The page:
Longtime Dexter girls swim coach retires, leaving behind a strong legacy
After 26 years with the Dexter Girls Varsity Swimming & Diving program, Cory Bergen announced he’s retiring from his role as head coach.
He’s leaving behind a memorable legacy that saw him helping Dexter swimmers grow and learn while achieving many successes.
Dexter’s boys Swim and Dive coach Michael McHugh, who also coached with Bergen, summed him up this way...
"Cory has had a great career at Dexter,” McHugh said. “26 years, 2 state championships, 8 runner ups, countless All-State and All-Americans. Numerous Coach of the Year awards and winning the Matt Mann award, the highest honor the Michigan Interscholastic Swim Coaches Association (MISCA) gives out. It's a legacy that will live for a long time."
Bergen is being replaced by Murphy Hansen, who has been his assistant coach for the last few years as well as the boys assistant. She also swam for Bergen and Dexter from 2008-2012.
"Coming back to DHS as a teacher and an assistant coach was such a whirlwind,” Hansen said. “I never thought I’d come back to my alma mater in either capacity when I graduated in 2012. However, being able to coach alongside Coach Bergen—the same person who led my high school teams to SEC victories and D2 State Meets each season—has been incredibly rewarding.”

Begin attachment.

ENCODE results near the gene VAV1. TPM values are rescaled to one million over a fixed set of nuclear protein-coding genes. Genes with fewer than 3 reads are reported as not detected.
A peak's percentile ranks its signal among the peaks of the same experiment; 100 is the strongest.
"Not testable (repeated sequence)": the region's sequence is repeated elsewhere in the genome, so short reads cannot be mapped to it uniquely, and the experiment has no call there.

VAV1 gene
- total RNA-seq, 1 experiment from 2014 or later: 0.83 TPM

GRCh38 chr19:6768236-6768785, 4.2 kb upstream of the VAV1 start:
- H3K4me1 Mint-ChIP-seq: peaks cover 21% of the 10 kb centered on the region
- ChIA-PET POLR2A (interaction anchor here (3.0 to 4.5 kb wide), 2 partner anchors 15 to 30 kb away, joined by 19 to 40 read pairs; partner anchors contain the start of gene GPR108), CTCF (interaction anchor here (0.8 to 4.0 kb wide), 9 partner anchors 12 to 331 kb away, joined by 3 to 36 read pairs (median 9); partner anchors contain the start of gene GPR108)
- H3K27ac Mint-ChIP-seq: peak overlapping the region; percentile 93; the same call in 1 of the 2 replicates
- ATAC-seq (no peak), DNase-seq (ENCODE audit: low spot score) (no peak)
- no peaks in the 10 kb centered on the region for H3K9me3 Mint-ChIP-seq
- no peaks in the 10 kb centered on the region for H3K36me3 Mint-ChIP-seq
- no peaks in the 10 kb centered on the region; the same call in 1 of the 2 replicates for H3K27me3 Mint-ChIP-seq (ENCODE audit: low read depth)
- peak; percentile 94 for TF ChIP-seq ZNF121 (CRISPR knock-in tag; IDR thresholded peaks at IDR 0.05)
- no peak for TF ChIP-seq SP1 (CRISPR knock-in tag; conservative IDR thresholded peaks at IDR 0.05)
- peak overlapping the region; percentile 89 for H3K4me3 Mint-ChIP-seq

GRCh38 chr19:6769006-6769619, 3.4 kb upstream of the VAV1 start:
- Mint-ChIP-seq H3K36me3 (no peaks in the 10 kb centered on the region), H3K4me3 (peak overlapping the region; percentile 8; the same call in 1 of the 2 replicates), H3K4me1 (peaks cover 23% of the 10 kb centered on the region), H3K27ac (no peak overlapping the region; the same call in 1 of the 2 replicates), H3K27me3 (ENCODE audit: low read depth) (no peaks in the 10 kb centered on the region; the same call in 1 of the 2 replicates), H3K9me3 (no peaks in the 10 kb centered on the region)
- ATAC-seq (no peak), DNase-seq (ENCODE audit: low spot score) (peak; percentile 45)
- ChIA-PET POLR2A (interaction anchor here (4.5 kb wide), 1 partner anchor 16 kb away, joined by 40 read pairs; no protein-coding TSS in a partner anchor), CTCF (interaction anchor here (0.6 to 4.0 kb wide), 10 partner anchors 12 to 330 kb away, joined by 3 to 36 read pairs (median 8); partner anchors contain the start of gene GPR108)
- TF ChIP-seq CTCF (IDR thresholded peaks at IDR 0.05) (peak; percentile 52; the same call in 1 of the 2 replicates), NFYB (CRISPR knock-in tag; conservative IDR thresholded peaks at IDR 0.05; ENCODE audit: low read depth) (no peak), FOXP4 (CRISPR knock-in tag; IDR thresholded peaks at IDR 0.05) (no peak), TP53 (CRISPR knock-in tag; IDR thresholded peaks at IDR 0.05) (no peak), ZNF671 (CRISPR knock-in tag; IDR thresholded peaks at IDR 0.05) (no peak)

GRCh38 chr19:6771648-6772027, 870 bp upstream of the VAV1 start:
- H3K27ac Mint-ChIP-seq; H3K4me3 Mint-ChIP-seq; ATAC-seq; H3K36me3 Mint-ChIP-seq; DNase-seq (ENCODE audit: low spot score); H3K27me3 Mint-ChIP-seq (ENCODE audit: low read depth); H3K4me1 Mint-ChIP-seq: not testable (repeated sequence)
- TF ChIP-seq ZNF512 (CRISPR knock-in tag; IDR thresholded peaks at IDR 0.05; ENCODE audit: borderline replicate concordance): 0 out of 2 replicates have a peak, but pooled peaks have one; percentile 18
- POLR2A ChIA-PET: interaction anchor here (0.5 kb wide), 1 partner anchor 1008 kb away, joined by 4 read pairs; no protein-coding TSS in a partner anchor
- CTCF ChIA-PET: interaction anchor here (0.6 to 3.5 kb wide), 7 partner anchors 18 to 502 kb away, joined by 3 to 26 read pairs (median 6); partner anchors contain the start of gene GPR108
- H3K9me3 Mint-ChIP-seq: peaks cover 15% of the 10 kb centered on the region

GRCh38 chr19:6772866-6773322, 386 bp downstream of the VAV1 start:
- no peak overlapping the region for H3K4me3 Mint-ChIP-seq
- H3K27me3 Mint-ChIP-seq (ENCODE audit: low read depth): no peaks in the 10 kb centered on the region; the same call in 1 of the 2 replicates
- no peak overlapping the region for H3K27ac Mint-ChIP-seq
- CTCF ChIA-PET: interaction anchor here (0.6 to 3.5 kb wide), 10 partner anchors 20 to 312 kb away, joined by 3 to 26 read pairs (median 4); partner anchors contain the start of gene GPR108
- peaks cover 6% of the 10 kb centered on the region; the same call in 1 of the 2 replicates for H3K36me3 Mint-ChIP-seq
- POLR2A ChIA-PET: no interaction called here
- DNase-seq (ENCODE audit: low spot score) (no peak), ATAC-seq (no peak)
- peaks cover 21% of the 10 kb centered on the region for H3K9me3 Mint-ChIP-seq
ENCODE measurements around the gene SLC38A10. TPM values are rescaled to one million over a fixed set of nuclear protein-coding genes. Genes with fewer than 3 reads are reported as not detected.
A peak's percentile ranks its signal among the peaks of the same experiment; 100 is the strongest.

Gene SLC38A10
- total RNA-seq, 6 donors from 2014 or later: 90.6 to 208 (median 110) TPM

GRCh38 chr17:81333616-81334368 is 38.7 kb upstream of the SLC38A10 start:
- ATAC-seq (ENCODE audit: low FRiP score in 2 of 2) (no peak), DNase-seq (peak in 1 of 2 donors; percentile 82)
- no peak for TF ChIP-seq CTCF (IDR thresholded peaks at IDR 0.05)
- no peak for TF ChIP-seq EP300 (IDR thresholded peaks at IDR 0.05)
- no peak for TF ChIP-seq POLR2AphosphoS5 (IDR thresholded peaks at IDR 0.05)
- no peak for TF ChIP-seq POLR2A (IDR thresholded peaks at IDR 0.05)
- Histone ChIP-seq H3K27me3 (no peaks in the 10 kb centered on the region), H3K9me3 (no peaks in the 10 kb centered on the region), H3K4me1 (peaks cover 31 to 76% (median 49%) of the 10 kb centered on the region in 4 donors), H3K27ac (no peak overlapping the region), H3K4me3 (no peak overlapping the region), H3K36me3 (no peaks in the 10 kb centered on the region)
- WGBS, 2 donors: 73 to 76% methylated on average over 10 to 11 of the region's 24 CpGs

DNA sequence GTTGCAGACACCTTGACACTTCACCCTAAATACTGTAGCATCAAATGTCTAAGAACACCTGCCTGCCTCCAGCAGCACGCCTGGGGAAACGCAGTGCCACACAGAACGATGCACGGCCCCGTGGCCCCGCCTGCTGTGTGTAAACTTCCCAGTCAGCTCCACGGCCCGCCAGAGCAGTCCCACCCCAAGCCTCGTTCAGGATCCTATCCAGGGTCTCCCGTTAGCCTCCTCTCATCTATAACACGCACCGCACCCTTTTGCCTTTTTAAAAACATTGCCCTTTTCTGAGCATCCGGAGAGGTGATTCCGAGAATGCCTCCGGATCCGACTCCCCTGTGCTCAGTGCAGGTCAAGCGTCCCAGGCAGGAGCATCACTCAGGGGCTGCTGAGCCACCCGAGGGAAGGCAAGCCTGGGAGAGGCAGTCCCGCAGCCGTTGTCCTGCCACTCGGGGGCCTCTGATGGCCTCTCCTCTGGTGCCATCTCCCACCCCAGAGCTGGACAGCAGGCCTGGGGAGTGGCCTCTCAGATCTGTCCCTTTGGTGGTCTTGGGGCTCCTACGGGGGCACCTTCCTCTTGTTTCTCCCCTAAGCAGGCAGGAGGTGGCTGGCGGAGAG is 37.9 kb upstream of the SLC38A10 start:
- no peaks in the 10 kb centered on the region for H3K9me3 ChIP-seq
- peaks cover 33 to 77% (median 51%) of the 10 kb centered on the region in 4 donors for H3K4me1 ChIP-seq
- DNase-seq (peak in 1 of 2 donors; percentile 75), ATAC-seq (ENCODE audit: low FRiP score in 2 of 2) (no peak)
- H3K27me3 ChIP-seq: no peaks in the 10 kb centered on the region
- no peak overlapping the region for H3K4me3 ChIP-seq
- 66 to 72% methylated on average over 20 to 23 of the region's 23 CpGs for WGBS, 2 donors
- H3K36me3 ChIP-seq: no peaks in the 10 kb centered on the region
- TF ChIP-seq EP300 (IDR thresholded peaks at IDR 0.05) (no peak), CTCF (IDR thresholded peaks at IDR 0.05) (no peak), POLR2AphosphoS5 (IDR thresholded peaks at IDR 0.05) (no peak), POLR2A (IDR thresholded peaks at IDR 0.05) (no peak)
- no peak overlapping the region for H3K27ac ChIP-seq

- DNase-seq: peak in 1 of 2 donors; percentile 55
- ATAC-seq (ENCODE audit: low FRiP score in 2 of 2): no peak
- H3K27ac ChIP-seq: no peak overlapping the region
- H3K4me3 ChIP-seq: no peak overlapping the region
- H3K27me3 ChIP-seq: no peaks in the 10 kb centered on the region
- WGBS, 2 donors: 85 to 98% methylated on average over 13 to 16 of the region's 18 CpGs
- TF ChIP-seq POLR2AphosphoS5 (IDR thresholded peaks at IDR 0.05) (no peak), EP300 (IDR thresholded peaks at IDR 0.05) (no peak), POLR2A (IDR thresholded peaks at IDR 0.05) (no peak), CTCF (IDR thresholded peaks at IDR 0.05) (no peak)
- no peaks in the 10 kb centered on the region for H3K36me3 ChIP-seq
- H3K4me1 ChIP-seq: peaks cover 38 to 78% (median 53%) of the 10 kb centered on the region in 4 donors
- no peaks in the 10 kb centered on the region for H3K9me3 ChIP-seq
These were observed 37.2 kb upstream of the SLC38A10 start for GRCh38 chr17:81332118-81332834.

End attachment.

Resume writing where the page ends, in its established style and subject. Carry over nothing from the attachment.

She said the program once challenged her, supported her, and gave her so much to look forward to as a high school student. It really was a lifeline for her throughout her four years at DHS, she said looking back, and cites Bergen as a big reason for this.
“Much of that is due to the hard work, dedication, and years of experience that Coach Bergen brought to the table,” Hansen said. “The sacrifice of every high school coach should be recognized. However, the incredible sacrifice that high school swim coaches make due to the grueling training regimen which includes 2xDay practices all season long, should be both recognized and applauded. None of us are quite sure how Coach Bergen was able to hang on for 26 years, staying on the grind that is high school swimming."
Looking forward to the challenges ahead, Hansen says, "I’ve told Coach Bergen this before, our program won’t be the same without him. I hope I can make him proud!"
The Sun Times News reached out to Bergen to ask him what led to this big decision.
“I don't rush into anything, so the idea of retiring and turning the program over to someone else has been something I've mulled over for a few years,” said Bergen. “I always told myself that I'd reevaluate things once my youngest graduates high school. My son, Adam, is a senior here at DHS, so going out together is a factor.”